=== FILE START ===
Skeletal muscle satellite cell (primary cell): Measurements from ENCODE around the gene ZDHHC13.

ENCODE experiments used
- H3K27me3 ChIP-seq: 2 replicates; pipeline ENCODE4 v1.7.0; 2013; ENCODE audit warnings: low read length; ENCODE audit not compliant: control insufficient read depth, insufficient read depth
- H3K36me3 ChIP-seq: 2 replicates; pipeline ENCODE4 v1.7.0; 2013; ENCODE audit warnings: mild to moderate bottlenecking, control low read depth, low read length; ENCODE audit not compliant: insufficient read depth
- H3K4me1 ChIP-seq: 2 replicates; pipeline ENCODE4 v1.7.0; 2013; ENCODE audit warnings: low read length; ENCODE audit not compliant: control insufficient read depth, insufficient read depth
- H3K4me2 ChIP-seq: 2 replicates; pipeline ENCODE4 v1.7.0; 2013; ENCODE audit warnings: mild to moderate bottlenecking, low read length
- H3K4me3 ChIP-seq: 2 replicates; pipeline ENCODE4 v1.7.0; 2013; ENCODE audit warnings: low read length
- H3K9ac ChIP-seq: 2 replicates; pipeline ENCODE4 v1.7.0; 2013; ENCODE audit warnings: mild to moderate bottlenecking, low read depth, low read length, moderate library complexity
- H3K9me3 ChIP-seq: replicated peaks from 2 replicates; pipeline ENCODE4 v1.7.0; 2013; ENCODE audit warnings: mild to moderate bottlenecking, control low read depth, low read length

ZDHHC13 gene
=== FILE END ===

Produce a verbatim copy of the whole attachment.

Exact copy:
Skeletal muscle satellite cell (primary cell): Measurements from ENCODE around the gene ZDHHC13.

ENCODE experiments used
- H3K27me3 ChIP-seq: 2 replicates; pipeline ENCODE4 v1.7.0; 2013; ENCODE audit warnings: low read length; ENCODE audit not compliant: control insufficient read depth, insufficient read depth
- H3K36me3 ChIP-seq: 2 replicates; pipeline ENCODE4 v1.7.0; 2013; ENCODE audit warnings: mild to moderate bottlenecking, control low read depth, low read length; ENCODE audit not compliant: insufficient read depth
- H3K4me1 ChIP-seq: 2 replicates; pipeline ENCODE4 v1.7.0; 2013; ENCODE audit warnings: low read length; ENCODE audit not compliant: control insufficient read depth, insufficient read depth
- H3K4me2 ChIP-seq: 2 replicates; pipeline ENCODE4 v1.7.0; 2013; ENCODE audit warnings: mild to moderate bottlenecking, low read length
- H3K4me3 ChIP-seq: 2 replicates; pipeline ENCODE4 v1.7.0; 2013; ENCODE audit warnings: low read length
- H3K9ac ChIP-seq: 2 replicates; pipeline ENCODE4 v1.7.0; 2013; ENCODE audit warnings: mild to moderate bottlenecking, low read depth, low read length, moderate library complexity
- H3K9me3 ChIP-seq: replicated peaks from 2 replicates; pipeline ENCODE4 v1.7.0; 2013; ENCODE audit warnings: mild to moderate bottlenecking, control low read depth, low read length

ZDHHC13 gene